OSPI Receives $30,000 to Improve Arts Education
OLYMPIA — May 19, 2016 — Helping artists who teach art is the subject of a national grant recently awarded to the Office of Superintendent of Public Instruction.
The National Endowment of the Arts (NEA) awarded $30,000 to OSPI to support the Washington State Teaching Artist Training Lab. The Lab trains artists who want to partner with K-12 schools and art teachers.
“Arts are essential,” said Randy Dorn, superintendent of public instruction. “They give students a way to express themselves and to make sense of their world. The NEA grant will improve arts education in Washington.”
The Lab is sponsored by the Washington State Arts Commission and Seattle Children’s Theatre, in collaboration OSPI, NEA, the Seattle Office of Arts and Culture, 4Culture and Pacific Northwest Ballet. As many as 32 teaching artists will be selected for the 2016-17 school year. The Lab lasts eight months and consists of in-person trainings, teleconferences and support from faculty and peers.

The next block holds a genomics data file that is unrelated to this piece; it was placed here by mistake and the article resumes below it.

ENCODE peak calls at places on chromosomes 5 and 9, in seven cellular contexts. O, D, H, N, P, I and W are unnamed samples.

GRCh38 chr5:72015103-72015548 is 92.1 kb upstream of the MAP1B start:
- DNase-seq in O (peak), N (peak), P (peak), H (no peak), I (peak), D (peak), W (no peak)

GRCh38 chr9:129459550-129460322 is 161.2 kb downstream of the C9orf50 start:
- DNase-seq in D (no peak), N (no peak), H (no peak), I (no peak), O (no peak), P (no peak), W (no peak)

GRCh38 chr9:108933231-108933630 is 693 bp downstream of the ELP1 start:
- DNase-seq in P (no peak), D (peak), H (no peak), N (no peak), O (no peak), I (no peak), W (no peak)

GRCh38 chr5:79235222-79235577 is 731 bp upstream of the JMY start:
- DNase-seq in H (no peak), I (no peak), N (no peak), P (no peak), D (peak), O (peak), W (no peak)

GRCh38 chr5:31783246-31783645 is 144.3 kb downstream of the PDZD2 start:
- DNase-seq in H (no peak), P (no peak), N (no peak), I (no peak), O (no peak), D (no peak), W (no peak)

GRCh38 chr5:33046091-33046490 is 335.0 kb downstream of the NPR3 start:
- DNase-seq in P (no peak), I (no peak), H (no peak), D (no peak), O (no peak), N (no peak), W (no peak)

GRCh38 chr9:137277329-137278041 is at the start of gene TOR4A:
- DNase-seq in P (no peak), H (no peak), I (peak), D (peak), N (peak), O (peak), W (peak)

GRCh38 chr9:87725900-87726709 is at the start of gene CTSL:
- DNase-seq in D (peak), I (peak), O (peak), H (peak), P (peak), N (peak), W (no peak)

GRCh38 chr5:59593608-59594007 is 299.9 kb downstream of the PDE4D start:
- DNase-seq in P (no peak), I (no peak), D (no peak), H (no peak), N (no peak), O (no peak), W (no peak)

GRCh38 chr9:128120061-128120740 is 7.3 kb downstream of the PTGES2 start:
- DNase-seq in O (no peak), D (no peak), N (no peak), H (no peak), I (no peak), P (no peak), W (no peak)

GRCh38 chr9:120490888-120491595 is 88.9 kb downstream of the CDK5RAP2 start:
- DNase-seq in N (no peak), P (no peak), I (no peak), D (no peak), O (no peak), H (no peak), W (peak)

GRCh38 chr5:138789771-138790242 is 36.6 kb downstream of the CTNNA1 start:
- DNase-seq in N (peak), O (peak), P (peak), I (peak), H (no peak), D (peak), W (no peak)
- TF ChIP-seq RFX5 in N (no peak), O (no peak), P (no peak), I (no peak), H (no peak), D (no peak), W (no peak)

The arts are considered a core subject in Washington state and include dance, music, theatre, and visual arts. The graduation requirement in the arts has been raised to two credits starting with the class of 2019.
The grant is part of $82 million approved by the NEA to fund local arts projects and partnerships in 2016.
For more information
The Office of Superintendent of Public Instruction (OSPI) is the primary agency charged with overseeing K–12 education in Washington state. Led by State School Superintendent Randy Dorn, OSPI works with the state’s 295 school districts and nine educational service districts to administer basic education programs and implement education reform on behalf of more than one million public school students.
OSPI provides equal access to all programs and services without discrimination based on sex, race, creed, religion, color, national origin, age, honorably discharged veteran or military status, sexual orientation, gender expression or identity, the presence of any sensory, mental, or physical disability, or the use of a trained dog guide or service animal by a person with a disability. Questions and complaints of alleged discrimination should be directed to the Equity and Civil Rights Director at (360) 725-6162 or P.O. Box 47200, Olympia, WA 98504-7200.
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